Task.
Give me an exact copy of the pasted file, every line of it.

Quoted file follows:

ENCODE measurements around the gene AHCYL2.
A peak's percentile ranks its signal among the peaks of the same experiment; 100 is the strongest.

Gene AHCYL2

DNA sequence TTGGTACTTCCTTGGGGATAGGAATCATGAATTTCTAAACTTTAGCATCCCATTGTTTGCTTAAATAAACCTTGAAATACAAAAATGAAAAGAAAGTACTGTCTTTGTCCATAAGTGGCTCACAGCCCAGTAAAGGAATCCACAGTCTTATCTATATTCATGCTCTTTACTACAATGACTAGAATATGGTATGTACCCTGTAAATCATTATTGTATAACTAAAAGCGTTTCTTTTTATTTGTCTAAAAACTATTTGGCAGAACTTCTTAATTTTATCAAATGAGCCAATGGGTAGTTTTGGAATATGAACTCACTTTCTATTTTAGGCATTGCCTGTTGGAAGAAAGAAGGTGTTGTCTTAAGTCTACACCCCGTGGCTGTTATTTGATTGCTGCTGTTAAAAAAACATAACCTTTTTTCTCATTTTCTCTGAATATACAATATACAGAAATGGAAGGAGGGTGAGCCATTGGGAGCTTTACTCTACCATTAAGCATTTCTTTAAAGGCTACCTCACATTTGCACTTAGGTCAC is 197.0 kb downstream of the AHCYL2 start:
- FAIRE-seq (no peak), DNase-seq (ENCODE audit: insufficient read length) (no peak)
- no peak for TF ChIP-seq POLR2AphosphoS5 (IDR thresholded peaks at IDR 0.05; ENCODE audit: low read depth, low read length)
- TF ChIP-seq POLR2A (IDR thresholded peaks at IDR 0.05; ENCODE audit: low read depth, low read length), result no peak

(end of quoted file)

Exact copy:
ENCODE measurements around the gene AHCYL2.
A peak's percentile ranks its signal among the peaks of the same experiment; 100 is the strongest.

Gene AHCYL2

DNA sequence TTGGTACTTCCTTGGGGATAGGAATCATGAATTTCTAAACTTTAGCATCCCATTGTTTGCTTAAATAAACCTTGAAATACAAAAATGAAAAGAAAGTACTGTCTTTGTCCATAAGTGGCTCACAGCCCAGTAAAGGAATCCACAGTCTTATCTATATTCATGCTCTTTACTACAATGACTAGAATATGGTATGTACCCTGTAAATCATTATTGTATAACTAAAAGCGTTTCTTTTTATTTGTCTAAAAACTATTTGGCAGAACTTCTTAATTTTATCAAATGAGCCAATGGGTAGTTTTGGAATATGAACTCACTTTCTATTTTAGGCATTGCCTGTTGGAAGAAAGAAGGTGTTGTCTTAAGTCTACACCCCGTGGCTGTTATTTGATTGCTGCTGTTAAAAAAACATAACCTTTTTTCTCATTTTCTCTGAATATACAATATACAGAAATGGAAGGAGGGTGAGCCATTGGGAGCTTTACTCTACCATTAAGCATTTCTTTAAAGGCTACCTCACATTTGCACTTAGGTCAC is 197.0 kb downstream of the AHCYL2 start:
- FAIRE-seq (no peak), DNase-seq (ENCODE audit: insufficient read length) (no peak)
- no peak for TF ChIP-seq POLR2AphosphoS5 (IDR thresholded peaks at IDR 0.05; ENCODE audit: low read depth, low read length)
- TF ChIP-seq POLR2A (IDR thresholded peaks at IDR 0.05; ENCODE audit: low read depth, low read length), result no peak